While “Treehouse of Horror XXIII” takes on both Back to the Future and Paranormal Activity, it is actually a segment involving a rogue black hole that is easily the best of the bunch. “The Greatest Story Ever Holed” features Lisa stashing a black hole created from Springfield’s Subatomic Supercollider in her basement after it starts sucking up everything in its sight. Little does she know that Homer has agreed to let the entire town throw their trash into the galactic anomaly, which of course becomes unstable and devours Springfield. Another highlight is the ending of “Unnormal Activity,” which finds Homer engaging in three-way with two devils that almost at once scream the safe word (which of course, is “cinnamon”). “Bart & Homer’s Excellent Adventure” is mostly a miss but does feature Marge confusing Caveman Homer for Renaissance Homer, and a room full of Homers nominating Egyptian Slave Homer to take out the garbage. –Zack Ruskin

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22. Treehouse of Horror XV

Season 16, Episode One

treehouse of horror xv Ranking: Every Simpsons Treehouse of Horror Episode from Worst to Best

Premiere Date: November 7, 2004

Best Line: “You may examine my curios, but do not touch my oddities. Use your judgment with my gewgaws.” –Comic Book Guy

I’m a known sucker for any story that places the Simpsons gang in a historical or mythological setting, so “Four Beheadings and a Funeral” is tailor-made to my own weird proclivities. It’s also the highlight of this episode; whether it’s Homer using opium addicts as projectile weapons or Comic Book Guy chewing up his scene as a weirdo oddities merchant, the middle segment of “Treehouse of Horror XV” achieves that quality combination of inventive irreverence and faithfulness to the source material. Aside from zhooshing up Arthur Conan Doyle, this episode doesn’t have a lot to offer; both “The Ned Zone” and “In the Belly of the Boss” tread oft-trod fantastical landscape (in this case, the Cronenberg/Walken freak-out The Dead Zone and vintage sc-fi adventure Fantastic Voyage, respectively), but never quite add enough of The Simpsons‘ unique perspective to make these settings their own. Ultimately, they wind up as by-the-numbers retellings of stories we all know, which isn’t necessarily bad, but also isn’t necessarily interesting. –Tyler Clark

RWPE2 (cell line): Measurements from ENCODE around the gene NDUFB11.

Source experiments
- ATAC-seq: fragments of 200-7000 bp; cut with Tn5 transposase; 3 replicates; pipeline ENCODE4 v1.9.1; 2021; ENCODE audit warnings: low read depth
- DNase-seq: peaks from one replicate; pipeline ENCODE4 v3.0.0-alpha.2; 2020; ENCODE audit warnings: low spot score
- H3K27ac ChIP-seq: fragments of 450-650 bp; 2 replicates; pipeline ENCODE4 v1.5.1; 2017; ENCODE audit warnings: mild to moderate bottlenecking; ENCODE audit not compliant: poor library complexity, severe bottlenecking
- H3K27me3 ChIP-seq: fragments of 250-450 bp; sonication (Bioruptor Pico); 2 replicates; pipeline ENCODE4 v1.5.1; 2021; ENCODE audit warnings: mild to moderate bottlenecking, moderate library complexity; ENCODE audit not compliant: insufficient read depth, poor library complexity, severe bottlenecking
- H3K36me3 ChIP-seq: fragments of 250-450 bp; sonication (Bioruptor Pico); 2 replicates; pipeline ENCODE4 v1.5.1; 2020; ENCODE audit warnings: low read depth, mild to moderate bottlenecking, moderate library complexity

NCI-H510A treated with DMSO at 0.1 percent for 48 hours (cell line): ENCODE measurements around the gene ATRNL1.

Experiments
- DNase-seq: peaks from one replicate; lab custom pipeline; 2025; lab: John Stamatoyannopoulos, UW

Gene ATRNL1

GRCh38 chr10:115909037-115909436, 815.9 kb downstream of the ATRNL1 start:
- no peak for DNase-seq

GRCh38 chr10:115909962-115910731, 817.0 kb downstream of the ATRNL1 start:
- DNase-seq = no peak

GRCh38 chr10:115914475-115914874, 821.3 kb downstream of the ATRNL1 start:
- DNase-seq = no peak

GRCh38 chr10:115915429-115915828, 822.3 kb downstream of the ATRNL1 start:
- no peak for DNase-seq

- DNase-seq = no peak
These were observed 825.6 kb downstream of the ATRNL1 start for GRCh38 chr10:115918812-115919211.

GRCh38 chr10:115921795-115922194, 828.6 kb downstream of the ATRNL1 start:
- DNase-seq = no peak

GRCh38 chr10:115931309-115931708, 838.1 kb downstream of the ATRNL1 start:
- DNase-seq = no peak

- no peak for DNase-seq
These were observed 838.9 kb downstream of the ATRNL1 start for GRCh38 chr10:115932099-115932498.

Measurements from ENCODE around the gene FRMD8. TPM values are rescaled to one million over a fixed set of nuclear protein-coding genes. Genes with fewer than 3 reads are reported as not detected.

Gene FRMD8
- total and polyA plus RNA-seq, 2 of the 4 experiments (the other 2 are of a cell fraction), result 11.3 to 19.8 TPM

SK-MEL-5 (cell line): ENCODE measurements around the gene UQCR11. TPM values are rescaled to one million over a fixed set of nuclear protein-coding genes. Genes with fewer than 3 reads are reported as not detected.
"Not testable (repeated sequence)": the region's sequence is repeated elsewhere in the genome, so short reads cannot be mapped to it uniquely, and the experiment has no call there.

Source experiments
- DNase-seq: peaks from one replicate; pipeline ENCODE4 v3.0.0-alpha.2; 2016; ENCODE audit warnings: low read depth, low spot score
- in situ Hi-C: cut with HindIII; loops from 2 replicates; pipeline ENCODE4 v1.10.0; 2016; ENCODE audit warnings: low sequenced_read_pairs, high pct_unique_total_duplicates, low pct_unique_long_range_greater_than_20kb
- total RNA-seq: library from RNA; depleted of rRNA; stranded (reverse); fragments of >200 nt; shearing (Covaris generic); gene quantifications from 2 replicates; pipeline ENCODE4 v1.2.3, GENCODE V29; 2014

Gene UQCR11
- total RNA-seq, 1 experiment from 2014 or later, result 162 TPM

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21. Treehouse of Horror XXIV

Season 25, Episode Two

treehouse of horror xxiv Ranking: Every Simpsons Treehouse of Horror Episode from Worst to Best

Premiere Date: October 6, 2013

Best Line: “Now hop on my cycle, there’s nothing to fear. And we shall have candy…and maybe some beer.” –Homer

The best thing “Treehouse of Horror XXIV” has to offer is its extended couch gag created by horror virtuoso Guillermo del Toro. Featuring a Simpsonized take on a variety of del Toro’s own films and dozens of other scary classics, it’s a perfect blend of styles and tribute to all things macabre. The first full segment is a grab bag of enjoyable Seussian doggerel, less a story than a loose collection of riffs on the children’s book classics in a Halloween guise. The second sees Bart’s head sewn onto Lisa’s body, with a series of weak jokes spinning off that solid promise. And the last and best segment is a takeoff on the movie Freaks, centered on a love triangle between Strongman Homer, Acrobat Marge, and Freakshow (i.e. normal) Moe, which earns points for its sepia-toned style and fidelity to the 1930s original. –Andrew Bloom